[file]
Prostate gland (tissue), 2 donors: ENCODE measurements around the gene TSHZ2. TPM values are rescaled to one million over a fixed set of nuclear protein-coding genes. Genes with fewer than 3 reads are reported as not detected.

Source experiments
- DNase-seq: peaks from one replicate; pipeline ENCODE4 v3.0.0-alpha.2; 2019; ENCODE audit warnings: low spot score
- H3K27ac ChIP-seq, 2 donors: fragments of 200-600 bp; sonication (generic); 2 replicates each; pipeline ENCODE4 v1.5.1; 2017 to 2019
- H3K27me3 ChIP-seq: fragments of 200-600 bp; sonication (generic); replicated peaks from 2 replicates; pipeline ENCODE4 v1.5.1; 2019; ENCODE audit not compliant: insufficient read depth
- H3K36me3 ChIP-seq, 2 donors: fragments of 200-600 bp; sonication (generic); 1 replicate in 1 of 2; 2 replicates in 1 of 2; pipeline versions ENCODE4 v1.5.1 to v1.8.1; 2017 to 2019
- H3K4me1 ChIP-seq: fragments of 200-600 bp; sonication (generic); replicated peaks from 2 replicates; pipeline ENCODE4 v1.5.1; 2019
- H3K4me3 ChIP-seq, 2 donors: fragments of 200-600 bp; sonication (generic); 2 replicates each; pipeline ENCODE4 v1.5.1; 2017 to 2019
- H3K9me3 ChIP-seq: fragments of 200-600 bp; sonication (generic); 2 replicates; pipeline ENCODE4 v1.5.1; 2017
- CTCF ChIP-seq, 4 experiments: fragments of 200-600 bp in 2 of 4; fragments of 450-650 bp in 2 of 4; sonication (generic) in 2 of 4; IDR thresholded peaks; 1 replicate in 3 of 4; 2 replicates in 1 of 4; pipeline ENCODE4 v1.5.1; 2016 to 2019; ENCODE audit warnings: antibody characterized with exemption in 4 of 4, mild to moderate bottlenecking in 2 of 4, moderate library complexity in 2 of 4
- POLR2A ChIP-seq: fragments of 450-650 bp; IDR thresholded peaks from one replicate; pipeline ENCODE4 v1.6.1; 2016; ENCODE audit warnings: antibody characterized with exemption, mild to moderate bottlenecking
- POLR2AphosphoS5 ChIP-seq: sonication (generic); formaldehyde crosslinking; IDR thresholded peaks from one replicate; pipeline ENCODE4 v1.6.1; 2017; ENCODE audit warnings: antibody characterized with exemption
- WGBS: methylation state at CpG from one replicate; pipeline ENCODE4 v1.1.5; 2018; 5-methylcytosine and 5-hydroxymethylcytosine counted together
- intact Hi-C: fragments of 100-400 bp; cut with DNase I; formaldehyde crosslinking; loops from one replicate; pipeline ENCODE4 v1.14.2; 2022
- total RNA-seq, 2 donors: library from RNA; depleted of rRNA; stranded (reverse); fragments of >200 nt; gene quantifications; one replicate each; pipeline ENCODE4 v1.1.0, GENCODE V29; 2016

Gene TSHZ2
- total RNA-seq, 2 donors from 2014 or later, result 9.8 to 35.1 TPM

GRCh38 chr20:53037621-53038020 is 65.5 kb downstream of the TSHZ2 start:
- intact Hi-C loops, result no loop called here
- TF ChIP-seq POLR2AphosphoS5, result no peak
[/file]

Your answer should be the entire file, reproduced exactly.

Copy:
Prostate gland (tissue), 2 donors: ENCODE measurements around the gene TSHZ2. TPM values are rescaled to one million over a fixed set of nuclear protein-coding genes. Genes with fewer than 3 reads are reported as not detected.

Source experiments
- DNase-seq: peaks from one replicate; pipeline ENCODE4 v3.0.0-alpha.2; 2019; ENCODE audit warnings: low spot score
- H3K27ac ChIP-seq, 2 donors: fragments of 200-600 bp; sonication (generic); 2 replicates each; pipeline ENCODE4 v1.5.1; 2017 to 2019
- H3K27me3 ChIP-seq: fragments of 200-600 bp; sonication (generic); replicated peaks from 2 replicates; pipeline ENCODE4 v1.5.1; 2019; ENCODE audit not compliant: insufficient read depth
- H3K36me3 ChIP-seq, 2 donors: fragments of 200-600 bp; sonication (generic); 1 replicate in 1 of 2; 2 replicates in 1 of 2; pipeline versions ENCODE4 v1.5.1 to v1.8.1; 2017 to 2019
- H3K4me1 ChIP-seq: fragments of 200-600 bp; sonication (generic); replicated peaks from 2 replicates; pipeline ENCODE4 v1.5.1; 2019
- H3K4me3 ChIP-seq, 2 donors: fragments of 200-600 bp; sonication (generic); 2 replicates each; pipeline ENCODE4 v1.5.1; 2017 to 2019
- H3K9me3 ChIP-seq: fragments of 200-600 bp; sonication (generic); 2 replicates; pipeline ENCODE4 v1.5.1; 2017
- CTCF ChIP-seq, 4 experiments: fragments of 200-600 bp in 2 of 4; fragments of 450-650 bp in 2 of 4; sonication (generic) in 2 of 4; IDR thresholded peaks; 1 replicate in 3 of 4; 2 replicates in 1 of 4; pipeline ENCODE4 v1.5.1; 2016 to 2019; ENCODE audit warnings: antibody characterized with exemption in 4 of 4, mild to moderate bottlenecking in 2 of 4, moderate library complexity in 2 of 4
- POLR2A ChIP-seq: fragments of 450-650 bp; IDR thresholded peaks from one replicate; pipeline ENCODE4 v1.6.1; 2016; ENCODE audit warnings: antibody characterized with exemption, mild to moderate bottlenecking
- POLR2AphosphoS5 ChIP-seq: sonication (generic); formaldehyde crosslinking; IDR thresholded peaks from one replicate; pipeline ENCODE4 v1.6.1; 2017; ENCODE audit warnings: antibody characterized with exemption
- WGBS: methylation state at CpG from one replicate; pipeline ENCODE4 v1.1.5; 2018; 5-methylcytosine and 5-hydroxymethylcytosine counted together
- intact Hi-C: fragments of 100-400 bp; cut with DNase I; formaldehyde crosslinking; loops from one replicate; pipeline ENCODE4 v1.14.2; 2022
- total RNA-seq, 2 donors: library from RNA; depleted of rRNA; stranded (reverse); fragments of >200 nt; gene quantifications; one replicate each; pipeline ENCODE4 v1.1.0, GENCODE V29; 2016

Gene TSHZ2
- total RNA-seq, 2 donors from 2014 or later, result 9.8 to 35.1 TPM

GRCh38 chr20:53037621-53038020 is 65.5 kb downstream of the TSHZ2 start:
- intact Hi-C loops, result no loop called here
- TF ChIP-seq POLR2AphosphoS5, result no peak